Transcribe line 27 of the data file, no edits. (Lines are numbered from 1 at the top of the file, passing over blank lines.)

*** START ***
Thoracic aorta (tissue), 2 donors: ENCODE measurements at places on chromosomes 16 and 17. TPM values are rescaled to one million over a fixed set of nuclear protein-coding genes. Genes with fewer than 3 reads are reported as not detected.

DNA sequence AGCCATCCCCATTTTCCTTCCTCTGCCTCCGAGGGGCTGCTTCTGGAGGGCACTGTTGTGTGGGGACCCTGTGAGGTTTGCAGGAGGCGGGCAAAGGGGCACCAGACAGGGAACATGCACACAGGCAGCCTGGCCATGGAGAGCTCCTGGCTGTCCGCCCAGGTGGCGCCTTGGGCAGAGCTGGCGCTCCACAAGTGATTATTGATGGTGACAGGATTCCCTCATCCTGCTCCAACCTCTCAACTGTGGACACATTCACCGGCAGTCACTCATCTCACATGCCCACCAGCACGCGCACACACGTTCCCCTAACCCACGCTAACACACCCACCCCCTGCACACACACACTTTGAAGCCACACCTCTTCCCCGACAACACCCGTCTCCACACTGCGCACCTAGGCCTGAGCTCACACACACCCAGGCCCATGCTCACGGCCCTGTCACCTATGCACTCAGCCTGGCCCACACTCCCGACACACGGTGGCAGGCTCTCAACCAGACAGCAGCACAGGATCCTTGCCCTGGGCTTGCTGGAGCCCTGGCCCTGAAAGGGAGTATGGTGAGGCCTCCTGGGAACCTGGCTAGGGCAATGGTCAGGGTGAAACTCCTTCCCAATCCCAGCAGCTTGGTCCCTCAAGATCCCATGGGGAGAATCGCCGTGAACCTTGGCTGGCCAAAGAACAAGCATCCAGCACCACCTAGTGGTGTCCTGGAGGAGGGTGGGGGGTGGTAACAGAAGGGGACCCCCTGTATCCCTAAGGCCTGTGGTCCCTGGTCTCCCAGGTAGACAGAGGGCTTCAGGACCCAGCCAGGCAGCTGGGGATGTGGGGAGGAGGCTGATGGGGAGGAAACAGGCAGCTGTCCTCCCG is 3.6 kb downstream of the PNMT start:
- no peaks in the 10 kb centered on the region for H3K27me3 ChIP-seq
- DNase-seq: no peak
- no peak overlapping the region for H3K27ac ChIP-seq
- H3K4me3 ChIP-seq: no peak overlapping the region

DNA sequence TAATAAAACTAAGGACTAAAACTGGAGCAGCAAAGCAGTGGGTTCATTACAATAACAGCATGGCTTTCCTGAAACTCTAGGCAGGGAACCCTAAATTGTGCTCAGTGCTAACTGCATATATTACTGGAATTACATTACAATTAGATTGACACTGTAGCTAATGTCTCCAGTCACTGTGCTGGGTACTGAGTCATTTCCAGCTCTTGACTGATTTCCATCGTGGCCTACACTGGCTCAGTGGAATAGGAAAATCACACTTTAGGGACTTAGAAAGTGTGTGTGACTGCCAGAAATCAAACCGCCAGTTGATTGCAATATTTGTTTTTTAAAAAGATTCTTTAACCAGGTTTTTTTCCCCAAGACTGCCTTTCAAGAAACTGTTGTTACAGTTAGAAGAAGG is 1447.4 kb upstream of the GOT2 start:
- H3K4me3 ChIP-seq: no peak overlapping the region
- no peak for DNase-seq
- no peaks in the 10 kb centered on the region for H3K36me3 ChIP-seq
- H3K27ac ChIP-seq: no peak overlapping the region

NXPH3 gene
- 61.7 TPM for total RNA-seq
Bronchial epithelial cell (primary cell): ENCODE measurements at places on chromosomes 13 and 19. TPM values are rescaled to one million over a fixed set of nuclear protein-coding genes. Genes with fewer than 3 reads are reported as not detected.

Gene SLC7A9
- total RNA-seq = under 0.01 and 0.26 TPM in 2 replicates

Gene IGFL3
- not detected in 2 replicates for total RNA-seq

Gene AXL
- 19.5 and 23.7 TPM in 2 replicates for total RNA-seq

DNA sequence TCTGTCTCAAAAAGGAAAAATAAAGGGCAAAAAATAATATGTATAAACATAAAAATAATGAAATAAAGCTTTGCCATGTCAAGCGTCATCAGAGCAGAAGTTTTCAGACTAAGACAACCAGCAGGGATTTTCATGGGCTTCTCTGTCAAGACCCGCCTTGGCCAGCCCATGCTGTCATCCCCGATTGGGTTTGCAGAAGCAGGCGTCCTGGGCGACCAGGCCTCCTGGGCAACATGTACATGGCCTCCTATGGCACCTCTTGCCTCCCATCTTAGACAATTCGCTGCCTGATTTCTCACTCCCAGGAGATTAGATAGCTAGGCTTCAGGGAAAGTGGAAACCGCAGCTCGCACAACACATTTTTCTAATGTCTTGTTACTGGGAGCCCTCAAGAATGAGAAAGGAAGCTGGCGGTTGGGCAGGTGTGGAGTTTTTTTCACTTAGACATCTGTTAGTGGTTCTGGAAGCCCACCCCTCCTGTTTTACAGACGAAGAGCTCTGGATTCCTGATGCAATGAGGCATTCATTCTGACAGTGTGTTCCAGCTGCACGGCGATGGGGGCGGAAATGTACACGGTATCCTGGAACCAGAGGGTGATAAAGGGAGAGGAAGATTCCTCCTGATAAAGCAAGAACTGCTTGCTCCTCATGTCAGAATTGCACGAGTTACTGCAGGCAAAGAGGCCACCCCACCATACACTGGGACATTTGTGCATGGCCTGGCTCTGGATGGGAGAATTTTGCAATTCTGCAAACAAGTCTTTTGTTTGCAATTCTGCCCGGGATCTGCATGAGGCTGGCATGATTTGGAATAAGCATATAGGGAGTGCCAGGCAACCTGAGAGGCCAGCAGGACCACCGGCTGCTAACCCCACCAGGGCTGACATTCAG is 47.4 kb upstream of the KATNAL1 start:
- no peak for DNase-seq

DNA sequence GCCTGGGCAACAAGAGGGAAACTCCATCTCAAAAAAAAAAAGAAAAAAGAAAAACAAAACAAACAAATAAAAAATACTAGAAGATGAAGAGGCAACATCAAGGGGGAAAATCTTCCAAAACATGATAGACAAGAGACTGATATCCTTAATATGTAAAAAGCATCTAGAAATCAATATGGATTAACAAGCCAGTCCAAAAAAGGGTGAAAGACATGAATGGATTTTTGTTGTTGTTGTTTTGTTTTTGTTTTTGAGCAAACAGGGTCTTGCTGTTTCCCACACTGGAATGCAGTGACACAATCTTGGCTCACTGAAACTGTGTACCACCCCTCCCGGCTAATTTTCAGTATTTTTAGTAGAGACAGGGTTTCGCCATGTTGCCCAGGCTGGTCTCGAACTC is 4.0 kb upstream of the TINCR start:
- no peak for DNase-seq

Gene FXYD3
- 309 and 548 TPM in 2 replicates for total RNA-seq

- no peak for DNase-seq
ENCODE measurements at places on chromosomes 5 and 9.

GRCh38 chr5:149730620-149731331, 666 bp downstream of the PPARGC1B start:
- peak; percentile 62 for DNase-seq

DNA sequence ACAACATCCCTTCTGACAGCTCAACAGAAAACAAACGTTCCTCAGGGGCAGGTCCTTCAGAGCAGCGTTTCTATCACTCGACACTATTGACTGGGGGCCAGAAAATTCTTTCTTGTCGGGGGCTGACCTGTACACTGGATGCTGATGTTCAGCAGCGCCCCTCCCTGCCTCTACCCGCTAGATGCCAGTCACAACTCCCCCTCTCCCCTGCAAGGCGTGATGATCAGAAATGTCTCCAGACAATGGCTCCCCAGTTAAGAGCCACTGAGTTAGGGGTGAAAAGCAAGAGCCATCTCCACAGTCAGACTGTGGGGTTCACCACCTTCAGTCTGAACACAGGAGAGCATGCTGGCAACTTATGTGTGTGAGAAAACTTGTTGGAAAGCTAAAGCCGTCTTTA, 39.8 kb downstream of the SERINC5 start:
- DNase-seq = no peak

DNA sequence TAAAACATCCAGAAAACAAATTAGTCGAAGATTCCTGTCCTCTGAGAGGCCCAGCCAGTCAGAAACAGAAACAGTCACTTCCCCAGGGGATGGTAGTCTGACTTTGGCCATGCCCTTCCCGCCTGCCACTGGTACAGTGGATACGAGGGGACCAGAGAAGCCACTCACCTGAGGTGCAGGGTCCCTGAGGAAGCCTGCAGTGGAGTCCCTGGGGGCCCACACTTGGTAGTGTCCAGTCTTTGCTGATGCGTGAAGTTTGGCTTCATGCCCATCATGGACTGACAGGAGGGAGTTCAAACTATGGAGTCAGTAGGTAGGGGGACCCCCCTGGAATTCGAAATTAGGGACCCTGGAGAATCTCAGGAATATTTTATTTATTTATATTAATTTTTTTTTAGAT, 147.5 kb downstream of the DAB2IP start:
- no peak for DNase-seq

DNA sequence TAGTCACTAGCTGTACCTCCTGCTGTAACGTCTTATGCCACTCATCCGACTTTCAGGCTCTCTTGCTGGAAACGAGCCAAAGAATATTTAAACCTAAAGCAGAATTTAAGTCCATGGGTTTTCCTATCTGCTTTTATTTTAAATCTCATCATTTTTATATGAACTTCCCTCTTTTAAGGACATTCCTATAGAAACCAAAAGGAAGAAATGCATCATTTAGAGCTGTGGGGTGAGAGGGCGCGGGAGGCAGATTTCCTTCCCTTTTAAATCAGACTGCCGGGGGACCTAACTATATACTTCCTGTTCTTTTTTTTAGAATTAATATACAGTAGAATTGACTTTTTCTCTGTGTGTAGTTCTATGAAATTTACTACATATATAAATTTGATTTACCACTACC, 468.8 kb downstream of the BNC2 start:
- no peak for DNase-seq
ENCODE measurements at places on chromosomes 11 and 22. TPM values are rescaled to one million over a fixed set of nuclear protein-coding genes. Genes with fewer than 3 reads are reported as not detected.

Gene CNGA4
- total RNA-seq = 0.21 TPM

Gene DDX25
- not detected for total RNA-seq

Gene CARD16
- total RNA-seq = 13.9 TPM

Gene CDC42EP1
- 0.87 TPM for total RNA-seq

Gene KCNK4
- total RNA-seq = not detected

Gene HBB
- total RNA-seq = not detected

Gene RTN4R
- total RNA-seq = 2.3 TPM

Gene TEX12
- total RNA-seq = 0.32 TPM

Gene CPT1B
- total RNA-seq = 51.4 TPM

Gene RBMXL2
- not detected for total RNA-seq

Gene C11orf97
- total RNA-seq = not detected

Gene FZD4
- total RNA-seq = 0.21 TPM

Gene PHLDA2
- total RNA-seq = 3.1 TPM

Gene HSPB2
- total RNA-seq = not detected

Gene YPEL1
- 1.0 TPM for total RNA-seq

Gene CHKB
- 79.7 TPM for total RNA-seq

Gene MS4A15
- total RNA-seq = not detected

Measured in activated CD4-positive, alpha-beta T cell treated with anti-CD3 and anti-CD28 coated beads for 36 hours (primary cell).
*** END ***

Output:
- no peak for DNase-seq